Profiles In Resilience: Finding New Ways to Connect
Denver biology teacher Leah shares how she built student-teacher connections in a virtual setting.
July 13, 2021
In what has been the hardest year in recent memory, Teach For America Colorado's teachers are showing up stronger than ever to support our state's most underserved students. We're telling their stories — see below for Leah's and take a look at more Profiles in Resilience.
High school science teacher Leah Ortega (Colorado ‘19) says that while virtual learning had its drawbacks, it also opened up more opportunities to connect more deeply one-on-one with her students.
“I used to think I was wonderful at listening,” Leah says. “I used to think I really heard the story. But [the COVID-19 pandemic] made me call myself out a lot of times, like Are you listening? Or are you making an assumption based on what you just recently heard?’ One of my big lessons is really listening to listen and to hear their story.”
One of the biggest challenges of teaching high school students remotely during the pandemic, Leah says, is that most students had their video turned off during class. And though these online learning policies ensure privacy and flexibility for students, it also made forming connections more challenging, Leah says.
“You're missing physical cues that you would use to check in on students,” she says.
But despite the drawbacks of being remote, Leah deepened her resolve and adapted, opening up new avenues to interact with her students. One of these ways was dedicating an entire class period to student check-ins.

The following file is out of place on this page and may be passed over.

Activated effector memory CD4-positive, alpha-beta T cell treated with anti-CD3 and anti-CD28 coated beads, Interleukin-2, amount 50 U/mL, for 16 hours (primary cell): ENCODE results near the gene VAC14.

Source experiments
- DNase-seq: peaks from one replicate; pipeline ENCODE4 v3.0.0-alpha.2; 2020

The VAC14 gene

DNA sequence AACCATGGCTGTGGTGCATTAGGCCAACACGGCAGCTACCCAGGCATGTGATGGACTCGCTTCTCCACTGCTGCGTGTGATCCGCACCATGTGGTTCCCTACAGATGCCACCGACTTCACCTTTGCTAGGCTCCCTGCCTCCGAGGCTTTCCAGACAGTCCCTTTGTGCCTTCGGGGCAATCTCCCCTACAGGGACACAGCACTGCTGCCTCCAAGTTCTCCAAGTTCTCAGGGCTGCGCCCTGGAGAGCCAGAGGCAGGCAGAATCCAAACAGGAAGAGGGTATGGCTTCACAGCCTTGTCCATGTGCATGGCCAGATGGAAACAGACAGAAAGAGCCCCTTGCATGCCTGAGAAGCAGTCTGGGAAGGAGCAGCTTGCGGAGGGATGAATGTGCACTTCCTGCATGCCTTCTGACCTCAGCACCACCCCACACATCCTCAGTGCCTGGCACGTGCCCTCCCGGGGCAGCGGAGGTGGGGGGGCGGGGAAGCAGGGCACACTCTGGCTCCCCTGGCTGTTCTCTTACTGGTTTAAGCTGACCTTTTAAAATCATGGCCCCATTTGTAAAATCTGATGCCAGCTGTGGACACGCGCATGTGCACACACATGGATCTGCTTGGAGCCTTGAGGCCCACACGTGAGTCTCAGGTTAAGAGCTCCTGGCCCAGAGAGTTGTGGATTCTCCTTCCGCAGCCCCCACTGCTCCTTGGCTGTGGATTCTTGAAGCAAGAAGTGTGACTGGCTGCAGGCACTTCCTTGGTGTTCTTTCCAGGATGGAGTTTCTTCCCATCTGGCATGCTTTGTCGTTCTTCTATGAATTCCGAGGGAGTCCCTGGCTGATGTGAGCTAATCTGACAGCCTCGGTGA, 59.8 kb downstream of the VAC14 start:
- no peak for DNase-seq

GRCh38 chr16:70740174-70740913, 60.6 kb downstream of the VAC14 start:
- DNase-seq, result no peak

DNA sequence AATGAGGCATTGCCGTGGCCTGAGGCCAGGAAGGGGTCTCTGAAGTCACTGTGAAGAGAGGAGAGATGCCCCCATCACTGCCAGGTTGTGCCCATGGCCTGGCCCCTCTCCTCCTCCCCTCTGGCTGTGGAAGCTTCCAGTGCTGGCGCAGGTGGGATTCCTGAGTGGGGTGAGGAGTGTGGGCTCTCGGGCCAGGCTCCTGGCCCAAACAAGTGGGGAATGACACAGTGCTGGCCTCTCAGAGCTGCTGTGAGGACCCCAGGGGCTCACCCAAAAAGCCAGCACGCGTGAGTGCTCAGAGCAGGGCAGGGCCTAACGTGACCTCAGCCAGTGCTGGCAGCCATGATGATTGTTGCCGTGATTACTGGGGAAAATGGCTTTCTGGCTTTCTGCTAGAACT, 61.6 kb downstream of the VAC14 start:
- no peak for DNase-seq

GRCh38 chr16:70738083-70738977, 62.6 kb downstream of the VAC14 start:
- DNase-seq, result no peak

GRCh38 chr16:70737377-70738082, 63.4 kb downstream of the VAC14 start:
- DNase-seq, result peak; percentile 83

“I took that time to meet with kids in a breakout room, while still having my main class. We were still all in the same area, but the communication was now much stronger between us. We normalized checking in, and reaching out for help is something I hope the kids hold on to.”
Leah observed that her students became more willing to advocate for themselves and let their teachers know what's going on.
“I used to think I really heard the story. But [the COVID-19 pandemic] made me call myself out a lot of times, like Are you listening? Or are you making an assumption based on what you just recently heard?’ One of my big lessons is really listening to listen and to hear their story.”
“At the beginning I was like, ‘Oh my goodness, I'm getting so many text messages and emails.’ Now, looking back, it’s so nice that my kids are asking me for help, that they're coming to me,” she says.
Leah teaches biology, anatomy and physiology at Colorado High School Charter in Denver. She oversees the school’s annual health fair— started by a TFA alum— which introduces students to community partners and health resources they might not otherwise know are available. In leading impactful programs like the fair, Leah creates opportunities where her students are able to lead, learn, and thrive.
“I hope they find passion and the love to continue to grow, whether it’s learning or developing more skills in the profession, or building their own business or building as a person. They have the determination. They have the strength,” Leah says.